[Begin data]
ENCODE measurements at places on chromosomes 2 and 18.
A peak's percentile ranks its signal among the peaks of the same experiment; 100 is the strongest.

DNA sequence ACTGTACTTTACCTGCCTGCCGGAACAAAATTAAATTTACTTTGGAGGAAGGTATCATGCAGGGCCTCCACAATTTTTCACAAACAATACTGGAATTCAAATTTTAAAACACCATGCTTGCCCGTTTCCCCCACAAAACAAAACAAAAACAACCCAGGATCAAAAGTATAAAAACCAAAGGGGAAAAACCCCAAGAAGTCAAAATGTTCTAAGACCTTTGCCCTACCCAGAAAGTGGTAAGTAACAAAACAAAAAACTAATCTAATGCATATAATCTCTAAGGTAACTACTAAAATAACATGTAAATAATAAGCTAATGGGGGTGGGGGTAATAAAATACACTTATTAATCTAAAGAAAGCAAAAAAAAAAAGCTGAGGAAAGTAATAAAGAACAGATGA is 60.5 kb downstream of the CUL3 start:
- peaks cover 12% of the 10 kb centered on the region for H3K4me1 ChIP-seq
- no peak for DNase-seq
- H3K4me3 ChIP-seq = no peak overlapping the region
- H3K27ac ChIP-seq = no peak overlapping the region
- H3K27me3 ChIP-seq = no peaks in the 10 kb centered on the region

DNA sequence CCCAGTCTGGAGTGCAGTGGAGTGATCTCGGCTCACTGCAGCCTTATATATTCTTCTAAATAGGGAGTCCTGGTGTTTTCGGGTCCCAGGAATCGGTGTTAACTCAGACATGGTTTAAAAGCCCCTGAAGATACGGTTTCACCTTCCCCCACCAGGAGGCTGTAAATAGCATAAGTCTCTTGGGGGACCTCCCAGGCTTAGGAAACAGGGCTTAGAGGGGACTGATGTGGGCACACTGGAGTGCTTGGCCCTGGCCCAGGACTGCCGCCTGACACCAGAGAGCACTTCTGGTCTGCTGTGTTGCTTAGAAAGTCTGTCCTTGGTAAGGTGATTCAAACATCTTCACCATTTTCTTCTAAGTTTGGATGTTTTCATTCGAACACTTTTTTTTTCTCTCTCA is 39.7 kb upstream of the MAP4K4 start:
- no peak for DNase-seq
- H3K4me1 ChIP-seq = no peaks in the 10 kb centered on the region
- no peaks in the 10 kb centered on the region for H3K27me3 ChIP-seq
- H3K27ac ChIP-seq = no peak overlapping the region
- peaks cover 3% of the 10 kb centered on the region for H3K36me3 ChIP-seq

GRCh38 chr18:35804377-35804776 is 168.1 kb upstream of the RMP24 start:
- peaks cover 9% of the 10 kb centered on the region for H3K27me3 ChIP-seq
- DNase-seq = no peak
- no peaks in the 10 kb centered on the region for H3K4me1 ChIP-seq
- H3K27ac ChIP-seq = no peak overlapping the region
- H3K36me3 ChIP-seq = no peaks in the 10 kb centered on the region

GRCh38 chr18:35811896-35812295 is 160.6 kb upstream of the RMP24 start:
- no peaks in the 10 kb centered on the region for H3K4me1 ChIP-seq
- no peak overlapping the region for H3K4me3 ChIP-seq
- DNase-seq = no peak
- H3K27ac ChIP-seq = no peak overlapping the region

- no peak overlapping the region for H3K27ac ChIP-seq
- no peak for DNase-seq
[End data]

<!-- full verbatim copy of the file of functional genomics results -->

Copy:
ENCODE measurements at places on chromosomes 2 and 18.
A peak's percentile ranks its signal among the peaks of the same experiment; 100 is the strongest.

DNA sequence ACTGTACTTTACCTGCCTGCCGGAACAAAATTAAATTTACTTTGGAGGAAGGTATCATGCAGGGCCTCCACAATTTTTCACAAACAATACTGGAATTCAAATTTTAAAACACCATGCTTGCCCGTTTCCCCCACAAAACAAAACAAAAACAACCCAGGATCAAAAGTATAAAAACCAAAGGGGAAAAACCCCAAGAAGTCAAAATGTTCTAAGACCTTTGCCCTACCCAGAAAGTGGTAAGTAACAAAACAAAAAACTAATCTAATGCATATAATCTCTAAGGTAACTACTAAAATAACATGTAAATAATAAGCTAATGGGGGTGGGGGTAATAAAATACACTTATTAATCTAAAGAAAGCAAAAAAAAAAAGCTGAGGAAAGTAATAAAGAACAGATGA is 60.5 kb downstream of the CUL3 start:
- peaks cover 12% of the 10 kb centered on the region for H3K4me1 ChIP-seq
- no peak for DNase-seq
- H3K4me3 ChIP-seq = no peak overlapping the region
- H3K27ac ChIP-seq = no peak overlapping the region
- H3K27me3 ChIP-seq = no peaks in the 10 kb centered on the region

DNA sequence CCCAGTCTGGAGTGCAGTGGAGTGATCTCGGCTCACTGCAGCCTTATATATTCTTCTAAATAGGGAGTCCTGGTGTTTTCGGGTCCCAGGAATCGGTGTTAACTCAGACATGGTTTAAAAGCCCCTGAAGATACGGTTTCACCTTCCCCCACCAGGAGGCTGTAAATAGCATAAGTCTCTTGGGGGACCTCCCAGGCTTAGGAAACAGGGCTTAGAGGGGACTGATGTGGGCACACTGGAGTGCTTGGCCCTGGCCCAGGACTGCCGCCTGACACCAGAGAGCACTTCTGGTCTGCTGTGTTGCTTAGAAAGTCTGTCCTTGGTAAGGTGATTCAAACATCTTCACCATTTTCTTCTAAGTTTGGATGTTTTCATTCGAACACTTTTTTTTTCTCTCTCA is 39.7 kb upstream of the MAP4K4 start:
- no peak for DNase-seq
- H3K4me1 ChIP-seq = no peaks in the 10 kb centered on the region
- no peaks in the 10 kb centered on the region for H3K27me3 ChIP-seq
- H3K27ac ChIP-seq = no peak overlapping the region
- peaks cover 3% of the 10 kb centered on the region for H3K36me3 ChIP-seq

GRCh38 chr18:35804377-35804776 is 168.1 kb upstream of the RMP24 start:
- peaks cover 9% of the 10 kb centered on the region for H3K27me3 ChIP-seq
- DNase-seq = no peak
- no peaks in the 10 kb centered on the region for H3K4me1 ChIP-seq
- H3K27ac ChIP-seq = no peak overlapping the region
- H3K36me3 ChIP-seq = no peaks in the 10 kb centered on the region

GRCh38 chr18:35811896-35812295 is 160.6 kb upstream of the RMP24 start:
- no peaks in the 10 kb centered on the region for H3K4me1 ChIP-seq
- no peak overlapping the region for H3K4me3 ChIP-seq
- DNase-seq = no peak
- H3K27ac ChIP-seq = no peak overlapping the region

- no peak overlapping the region for H3K27ac ChIP-seq
- no peak for DNase-seq